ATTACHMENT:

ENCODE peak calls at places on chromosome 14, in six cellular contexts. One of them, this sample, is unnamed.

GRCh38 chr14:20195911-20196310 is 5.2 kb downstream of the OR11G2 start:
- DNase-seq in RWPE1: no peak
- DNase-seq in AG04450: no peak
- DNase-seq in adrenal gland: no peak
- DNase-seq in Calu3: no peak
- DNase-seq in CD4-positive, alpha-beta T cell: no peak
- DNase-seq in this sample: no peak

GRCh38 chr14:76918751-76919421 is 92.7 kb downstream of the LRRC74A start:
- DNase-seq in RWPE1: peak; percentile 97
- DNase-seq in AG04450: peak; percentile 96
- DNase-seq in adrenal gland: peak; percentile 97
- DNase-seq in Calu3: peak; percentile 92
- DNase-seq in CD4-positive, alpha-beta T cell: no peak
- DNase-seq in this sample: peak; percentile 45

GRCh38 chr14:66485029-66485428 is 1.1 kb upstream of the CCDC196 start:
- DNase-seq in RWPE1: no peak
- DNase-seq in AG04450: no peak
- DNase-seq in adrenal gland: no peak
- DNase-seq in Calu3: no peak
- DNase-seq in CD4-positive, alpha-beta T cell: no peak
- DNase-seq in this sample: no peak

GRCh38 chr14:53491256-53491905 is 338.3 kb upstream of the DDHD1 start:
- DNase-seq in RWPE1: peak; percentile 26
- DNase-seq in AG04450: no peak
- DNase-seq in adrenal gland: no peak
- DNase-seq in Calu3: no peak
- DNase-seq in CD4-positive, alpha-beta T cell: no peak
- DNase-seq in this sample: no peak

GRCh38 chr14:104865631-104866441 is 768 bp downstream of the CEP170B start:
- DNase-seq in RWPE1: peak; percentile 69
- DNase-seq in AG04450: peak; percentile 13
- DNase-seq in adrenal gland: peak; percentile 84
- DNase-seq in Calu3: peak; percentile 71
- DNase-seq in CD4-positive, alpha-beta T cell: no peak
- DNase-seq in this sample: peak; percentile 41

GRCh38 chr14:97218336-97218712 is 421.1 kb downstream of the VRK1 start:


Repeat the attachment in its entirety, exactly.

ENCODE peak calls at places on chromosome 14, in six cellular contexts. One of them, this sample, is unnamed.

GRCh38 chr14:20195911-20196310 is 5.2 kb downstream of the OR11G2 start:
- DNase-seq in RWPE1: no peak
- DNase-seq in AG04450: no peak
- DNase-seq in adrenal gland: no peak
- DNase-seq in Calu3: no peak
- DNase-seq in CD4-positive, alpha-beta T cell: no peak
- DNase-seq in this sample: no peak

GRCh38 chr14:76918751-76919421 is 92.7 kb downstream of the LRRC74A start:
- DNase-seq in RWPE1: peak; percentile 97
- DNase-seq in AG04450: peak; percentile 96
- DNase-seq in adrenal gland: peak; percentile 97
- DNase-seq in Calu3: peak; percentile 92
- DNase-seq in CD4-positive, alpha-beta T cell: no peak
- DNase-seq in this sample: peak; percentile 45

GRCh38 chr14:66485029-66485428 is 1.1 kb upstream of the CCDC196 start:
- DNase-seq in RWPE1: no peak
- DNase-seq in AG04450: no peak
- DNase-seq in adrenal gland: no peak
- DNase-seq in Calu3: no peak
- DNase-seq in CD4-positive, alpha-beta T cell: no peak
- DNase-seq in this sample: no peak

GRCh38 chr14:53491256-53491905 is 338.3 kb upstream of the DDHD1 start:
- DNase-seq in RWPE1: peak; percentile 26
- DNase-seq in AG04450: no peak
- DNase-seq in adrenal gland: no peak
- DNase-seq in Calu3: no peak
- DNase-seq in CD4-positive, alpha-beta T cell: no peak
- DNase-seq in this sample: no peak

GRCh38 chr14:104865631-104866441 is 768 bp downstream of the CEP170B start:
- DNase-seq in RWPE1: peak; percentile 69
- DNase-seq in AG04450: peak; percentile 13
- DNase-seq in adrenal gland: peak; percentile 84
- DNase-seq in Calu3: peak; percentile 71
- DNase-seq in CD4-positive, alpha-beta T cell: no peak
- DNase-seq in this sample: peak; percentile 41

GRCh38 chr14:97218336-97218712 is 421.1 kb downstream of the VRK1 start: